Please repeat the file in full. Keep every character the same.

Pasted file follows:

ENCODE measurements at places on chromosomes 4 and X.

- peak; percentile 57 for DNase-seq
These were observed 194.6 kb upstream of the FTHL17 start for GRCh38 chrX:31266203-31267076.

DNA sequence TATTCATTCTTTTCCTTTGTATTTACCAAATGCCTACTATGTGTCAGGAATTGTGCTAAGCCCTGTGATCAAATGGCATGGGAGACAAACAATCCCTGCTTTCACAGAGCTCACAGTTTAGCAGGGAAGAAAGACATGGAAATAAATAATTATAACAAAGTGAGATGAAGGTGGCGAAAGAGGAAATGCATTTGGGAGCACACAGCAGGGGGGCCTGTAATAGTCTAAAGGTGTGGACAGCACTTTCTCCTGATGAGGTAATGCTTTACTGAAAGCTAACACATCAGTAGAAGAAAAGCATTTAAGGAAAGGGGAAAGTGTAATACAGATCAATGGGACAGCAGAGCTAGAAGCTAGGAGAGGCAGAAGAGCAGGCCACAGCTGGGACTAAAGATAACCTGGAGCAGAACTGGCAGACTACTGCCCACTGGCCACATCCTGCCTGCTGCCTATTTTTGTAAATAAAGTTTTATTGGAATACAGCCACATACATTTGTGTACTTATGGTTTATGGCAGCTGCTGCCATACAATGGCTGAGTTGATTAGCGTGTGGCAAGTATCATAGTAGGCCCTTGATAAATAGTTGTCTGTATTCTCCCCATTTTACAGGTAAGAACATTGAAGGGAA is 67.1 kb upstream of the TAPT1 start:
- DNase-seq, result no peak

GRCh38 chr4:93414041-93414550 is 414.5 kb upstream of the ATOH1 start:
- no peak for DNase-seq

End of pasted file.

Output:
ENCODE measurements at places on chromosomes 4 and X.

- peak; percentile 57 for DNase-seq
These were observed 194.6 kb upstream of the FTHL17 start for GRCh38 chrX:31266203-31267076.

DNA sequence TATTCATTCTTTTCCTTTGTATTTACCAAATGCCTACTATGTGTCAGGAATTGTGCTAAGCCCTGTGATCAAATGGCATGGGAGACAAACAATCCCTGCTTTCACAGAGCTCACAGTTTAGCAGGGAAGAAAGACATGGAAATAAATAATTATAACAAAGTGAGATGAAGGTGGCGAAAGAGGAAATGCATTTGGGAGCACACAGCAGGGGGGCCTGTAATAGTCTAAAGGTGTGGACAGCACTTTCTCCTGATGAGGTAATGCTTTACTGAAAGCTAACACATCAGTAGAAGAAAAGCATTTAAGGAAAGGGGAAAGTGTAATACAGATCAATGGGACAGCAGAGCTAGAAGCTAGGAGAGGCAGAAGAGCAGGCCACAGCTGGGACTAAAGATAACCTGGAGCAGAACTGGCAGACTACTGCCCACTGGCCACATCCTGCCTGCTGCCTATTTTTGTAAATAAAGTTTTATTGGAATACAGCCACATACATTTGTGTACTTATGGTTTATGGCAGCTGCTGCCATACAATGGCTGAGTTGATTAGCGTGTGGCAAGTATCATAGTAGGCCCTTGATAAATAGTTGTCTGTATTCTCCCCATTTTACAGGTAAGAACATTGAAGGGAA is 67.1 kb upstream of the TAPT1 start:
- DNase-seq, result no peak

GRCh38 chr4:93414041-93414550 is 414.5 kb upstream of the ATOH1 start:
- no peak for DNase-seq